On April 24th 2018 we were presenting our newest work about online peer review in teaching and learning at 17th International Conference on Information Technology Based Higher Education and Training (IEEE ITHET).
An Analysis of Peer Feedback Levels and their Implementation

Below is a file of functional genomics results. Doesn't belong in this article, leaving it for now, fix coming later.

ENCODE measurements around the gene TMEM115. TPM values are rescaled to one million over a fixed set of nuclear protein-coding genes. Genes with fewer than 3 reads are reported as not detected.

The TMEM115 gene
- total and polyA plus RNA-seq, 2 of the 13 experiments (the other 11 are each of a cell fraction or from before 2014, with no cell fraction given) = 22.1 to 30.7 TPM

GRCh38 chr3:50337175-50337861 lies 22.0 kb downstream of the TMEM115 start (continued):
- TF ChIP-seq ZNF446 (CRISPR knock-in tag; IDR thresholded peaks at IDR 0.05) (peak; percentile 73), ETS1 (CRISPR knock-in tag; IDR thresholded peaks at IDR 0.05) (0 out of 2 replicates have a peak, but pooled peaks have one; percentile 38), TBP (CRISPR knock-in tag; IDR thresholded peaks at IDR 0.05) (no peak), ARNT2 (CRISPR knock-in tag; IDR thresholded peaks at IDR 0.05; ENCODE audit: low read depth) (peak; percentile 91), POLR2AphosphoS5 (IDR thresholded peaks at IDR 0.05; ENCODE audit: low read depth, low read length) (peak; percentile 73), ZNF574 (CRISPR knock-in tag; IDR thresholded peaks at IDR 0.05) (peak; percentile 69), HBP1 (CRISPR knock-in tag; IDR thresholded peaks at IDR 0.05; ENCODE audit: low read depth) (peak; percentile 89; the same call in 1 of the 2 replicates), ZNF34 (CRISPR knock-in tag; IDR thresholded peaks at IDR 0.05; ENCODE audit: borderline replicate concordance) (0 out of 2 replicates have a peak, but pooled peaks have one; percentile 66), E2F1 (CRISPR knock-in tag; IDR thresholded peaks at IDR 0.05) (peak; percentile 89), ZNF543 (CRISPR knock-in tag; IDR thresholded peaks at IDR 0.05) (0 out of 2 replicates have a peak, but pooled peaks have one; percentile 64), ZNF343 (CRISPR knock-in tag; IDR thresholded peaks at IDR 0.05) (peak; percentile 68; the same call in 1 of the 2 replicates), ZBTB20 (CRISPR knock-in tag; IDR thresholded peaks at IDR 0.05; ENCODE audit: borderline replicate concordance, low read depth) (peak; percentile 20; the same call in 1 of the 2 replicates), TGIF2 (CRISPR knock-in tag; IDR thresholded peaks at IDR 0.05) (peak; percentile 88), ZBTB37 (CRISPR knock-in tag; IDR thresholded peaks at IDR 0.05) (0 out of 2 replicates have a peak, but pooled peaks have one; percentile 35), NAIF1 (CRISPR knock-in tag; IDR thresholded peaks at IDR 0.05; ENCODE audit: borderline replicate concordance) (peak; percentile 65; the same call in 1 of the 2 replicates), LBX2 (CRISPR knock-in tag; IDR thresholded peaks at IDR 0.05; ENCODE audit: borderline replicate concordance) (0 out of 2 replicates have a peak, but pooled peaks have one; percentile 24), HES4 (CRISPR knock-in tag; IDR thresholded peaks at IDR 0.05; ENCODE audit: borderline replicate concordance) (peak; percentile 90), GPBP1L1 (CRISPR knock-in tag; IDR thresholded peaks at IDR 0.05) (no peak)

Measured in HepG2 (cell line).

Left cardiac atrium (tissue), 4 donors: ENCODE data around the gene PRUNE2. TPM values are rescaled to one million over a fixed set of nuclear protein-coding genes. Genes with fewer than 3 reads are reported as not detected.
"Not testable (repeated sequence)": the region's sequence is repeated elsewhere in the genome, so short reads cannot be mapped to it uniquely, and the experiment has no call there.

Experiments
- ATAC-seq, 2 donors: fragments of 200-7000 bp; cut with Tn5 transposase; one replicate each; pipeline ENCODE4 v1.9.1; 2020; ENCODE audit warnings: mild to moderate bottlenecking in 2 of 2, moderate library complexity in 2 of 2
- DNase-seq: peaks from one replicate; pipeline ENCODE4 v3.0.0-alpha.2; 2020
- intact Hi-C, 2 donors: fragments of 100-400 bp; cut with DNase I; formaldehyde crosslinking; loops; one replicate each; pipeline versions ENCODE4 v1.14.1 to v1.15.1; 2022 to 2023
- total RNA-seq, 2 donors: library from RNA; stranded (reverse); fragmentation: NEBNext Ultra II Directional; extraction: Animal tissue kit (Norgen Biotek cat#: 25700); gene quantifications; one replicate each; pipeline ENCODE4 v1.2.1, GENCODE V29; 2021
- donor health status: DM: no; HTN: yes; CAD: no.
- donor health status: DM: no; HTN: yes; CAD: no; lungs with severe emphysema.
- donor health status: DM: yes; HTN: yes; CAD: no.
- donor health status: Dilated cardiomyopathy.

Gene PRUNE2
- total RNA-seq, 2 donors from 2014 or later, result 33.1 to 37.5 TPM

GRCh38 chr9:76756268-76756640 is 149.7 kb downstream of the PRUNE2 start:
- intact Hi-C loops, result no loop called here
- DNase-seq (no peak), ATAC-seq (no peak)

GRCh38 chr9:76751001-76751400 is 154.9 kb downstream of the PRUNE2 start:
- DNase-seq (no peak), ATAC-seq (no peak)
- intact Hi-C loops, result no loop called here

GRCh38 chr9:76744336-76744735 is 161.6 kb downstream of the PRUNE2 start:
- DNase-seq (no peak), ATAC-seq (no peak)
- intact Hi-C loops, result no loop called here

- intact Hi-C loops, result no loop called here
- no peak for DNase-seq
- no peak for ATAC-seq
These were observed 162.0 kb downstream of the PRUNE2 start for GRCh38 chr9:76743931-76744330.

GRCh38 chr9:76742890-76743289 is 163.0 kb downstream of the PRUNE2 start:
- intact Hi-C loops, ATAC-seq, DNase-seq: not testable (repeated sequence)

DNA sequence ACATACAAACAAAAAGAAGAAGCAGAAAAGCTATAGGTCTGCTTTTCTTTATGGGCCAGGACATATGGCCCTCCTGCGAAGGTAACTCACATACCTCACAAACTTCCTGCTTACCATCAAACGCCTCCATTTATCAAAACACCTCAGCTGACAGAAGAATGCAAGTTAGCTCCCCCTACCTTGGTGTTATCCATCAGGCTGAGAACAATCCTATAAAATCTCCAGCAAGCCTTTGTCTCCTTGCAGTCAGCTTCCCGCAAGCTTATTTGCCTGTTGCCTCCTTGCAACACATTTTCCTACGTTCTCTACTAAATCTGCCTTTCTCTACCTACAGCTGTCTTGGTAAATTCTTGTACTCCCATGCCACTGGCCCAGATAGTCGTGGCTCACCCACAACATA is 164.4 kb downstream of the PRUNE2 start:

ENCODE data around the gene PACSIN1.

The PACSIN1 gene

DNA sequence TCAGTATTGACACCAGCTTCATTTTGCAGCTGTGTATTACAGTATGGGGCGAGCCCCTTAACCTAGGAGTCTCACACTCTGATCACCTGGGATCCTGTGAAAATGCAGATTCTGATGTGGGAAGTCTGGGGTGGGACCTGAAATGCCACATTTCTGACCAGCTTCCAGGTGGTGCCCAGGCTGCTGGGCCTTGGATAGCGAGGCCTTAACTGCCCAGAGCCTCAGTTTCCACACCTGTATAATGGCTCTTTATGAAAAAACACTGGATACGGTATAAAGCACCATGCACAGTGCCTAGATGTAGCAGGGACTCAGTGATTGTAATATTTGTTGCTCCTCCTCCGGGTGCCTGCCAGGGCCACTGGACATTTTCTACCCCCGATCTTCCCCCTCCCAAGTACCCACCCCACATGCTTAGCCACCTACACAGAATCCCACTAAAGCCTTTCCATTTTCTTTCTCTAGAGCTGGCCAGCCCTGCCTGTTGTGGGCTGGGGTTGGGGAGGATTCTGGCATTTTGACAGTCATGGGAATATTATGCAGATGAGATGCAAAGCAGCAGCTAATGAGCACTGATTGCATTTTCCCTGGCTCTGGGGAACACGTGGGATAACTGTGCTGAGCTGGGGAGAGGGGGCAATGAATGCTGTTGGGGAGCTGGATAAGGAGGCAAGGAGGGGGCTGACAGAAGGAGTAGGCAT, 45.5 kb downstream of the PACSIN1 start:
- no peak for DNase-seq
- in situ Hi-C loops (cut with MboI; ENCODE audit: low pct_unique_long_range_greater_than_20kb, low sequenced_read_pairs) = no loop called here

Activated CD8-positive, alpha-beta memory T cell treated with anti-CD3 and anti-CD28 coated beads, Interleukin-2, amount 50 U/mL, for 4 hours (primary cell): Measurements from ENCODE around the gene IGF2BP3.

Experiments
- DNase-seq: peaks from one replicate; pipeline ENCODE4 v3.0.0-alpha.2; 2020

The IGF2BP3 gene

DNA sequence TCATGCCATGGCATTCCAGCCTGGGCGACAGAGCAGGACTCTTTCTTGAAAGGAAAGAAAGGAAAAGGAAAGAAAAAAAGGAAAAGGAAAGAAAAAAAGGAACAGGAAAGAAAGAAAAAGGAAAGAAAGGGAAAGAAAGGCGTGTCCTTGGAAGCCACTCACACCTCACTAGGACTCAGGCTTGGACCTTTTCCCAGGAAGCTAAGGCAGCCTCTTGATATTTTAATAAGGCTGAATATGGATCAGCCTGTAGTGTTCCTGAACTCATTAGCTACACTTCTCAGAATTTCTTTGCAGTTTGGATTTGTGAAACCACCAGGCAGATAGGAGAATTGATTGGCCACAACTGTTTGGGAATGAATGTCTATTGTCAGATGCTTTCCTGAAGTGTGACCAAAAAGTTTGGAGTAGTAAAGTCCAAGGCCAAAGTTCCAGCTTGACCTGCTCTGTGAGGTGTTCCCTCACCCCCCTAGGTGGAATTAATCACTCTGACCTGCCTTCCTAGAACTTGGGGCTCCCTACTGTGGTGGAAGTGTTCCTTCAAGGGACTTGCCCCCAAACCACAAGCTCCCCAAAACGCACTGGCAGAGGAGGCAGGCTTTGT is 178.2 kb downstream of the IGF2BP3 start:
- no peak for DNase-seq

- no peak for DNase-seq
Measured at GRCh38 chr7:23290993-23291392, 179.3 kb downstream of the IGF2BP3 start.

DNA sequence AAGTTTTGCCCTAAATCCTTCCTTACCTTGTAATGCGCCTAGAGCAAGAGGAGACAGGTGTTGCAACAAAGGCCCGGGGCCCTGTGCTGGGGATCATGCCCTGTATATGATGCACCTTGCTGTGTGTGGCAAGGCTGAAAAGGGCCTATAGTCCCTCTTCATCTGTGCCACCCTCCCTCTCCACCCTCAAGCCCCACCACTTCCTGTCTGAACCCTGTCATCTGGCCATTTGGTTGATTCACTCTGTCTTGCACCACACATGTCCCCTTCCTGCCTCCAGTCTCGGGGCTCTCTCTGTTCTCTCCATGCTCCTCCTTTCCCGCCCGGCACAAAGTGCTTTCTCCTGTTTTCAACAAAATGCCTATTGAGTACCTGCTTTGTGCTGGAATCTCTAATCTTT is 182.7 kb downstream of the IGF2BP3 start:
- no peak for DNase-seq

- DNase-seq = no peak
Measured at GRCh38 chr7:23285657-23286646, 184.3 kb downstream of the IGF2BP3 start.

In an inquiry-based learning scenario where students write a scientific paper in an interuniversity learning group, they also assess and feedback each others’ work through a Peer Review process. The paper aims to explore the relation between the received peer feedback and the final performance of students’ papers. In a qualitative study, the submitted work of 39 students in 13 groups were compared with their final version after the Peer Review to see how students consider reviews. Founding 337 comments in 78 reviews, an average of 41% of feedback was incorporated in final papers. Results show that the Peer Review process increased the papers’ overall performances by 13,2%, ranging from zero to 25%. Groups with relatively high feedback incorporation rates of 60% or more were more likely to improve and score above average in their final evaluation. The level of improvement is not only dependent on how and to what extent the peers’ comments and suggestions are implemented. As other research showed before, we’ve seen that it is as helpful for the students to analyze their peer’s papers in order to improve their own. Moreover, group dynamics and clear schedules are other important factors for the students to effectively improve their papers and learn from each other.
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